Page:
A report on extradition has found New Zealand's current laws are unfit for purpose.
The Law Commission has reviewed both the Extradition Act and the Mutual Assistance in Criminal Matters Act, and found neither were suitable for a world where capital and people can move easily across international borders.
It said they failed to help with the detection of cross-border crime, which is a growing problem, or the prosecution of offenders.
Commissioner Professor Geoff McLay told Morning Report the law had procedural problems.
"It doesn't work as well as it ought to work. There's too much wrangling about procedure and we think that we need efficient law that gets to the heart of the matter much more quickly," he said.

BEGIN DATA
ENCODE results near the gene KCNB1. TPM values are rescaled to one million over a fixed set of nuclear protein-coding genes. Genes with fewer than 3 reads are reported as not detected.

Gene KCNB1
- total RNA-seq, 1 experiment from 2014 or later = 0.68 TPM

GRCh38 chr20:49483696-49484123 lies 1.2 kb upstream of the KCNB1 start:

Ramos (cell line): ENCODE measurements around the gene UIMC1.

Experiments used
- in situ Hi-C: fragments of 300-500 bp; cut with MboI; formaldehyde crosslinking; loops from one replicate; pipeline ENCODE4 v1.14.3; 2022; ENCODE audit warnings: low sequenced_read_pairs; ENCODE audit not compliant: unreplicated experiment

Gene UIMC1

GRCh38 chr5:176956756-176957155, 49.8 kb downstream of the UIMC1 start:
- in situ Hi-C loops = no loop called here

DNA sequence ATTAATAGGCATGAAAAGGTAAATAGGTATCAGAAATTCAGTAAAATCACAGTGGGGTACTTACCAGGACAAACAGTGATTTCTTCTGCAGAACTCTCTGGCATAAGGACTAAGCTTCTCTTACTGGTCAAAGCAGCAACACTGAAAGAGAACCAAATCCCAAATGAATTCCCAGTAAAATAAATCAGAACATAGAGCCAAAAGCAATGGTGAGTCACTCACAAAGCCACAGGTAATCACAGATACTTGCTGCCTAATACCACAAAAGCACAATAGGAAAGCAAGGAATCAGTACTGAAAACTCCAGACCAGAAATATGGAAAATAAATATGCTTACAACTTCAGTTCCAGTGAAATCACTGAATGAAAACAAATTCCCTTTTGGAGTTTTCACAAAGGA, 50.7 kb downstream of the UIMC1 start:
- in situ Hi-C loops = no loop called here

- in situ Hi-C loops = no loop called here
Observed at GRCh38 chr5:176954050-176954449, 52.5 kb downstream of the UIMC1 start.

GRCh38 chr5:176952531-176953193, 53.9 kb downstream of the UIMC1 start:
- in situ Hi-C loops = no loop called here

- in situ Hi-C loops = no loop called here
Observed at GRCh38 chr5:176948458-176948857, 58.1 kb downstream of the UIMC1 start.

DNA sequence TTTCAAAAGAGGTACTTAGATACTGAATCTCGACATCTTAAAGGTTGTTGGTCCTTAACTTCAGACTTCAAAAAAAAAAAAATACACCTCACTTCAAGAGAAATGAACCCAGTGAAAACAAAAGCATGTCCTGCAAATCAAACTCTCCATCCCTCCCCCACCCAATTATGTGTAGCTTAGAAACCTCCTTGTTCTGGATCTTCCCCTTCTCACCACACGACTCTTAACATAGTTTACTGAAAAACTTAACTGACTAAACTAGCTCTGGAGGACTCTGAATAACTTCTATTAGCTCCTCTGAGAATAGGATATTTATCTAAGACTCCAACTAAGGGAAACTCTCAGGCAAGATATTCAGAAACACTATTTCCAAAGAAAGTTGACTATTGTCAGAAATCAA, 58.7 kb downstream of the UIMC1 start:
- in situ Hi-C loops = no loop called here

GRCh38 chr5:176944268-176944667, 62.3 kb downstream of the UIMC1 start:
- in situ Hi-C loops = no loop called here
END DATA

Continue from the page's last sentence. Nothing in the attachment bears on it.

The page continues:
Professor McLay said the role of government ministers and the relationship between extradition and treaties needed to be clarified.
"We think really New Zealand should proceed along that basis that the norm in the future will be extradition to countries whom we don't have treaties with. We think the role of ministers in particular ought to be clarified. We think that much more should be done by the courts as opposed to ministers having to make the final decision to whether someone will be extradited or not," he said.
The report has opened for submissions.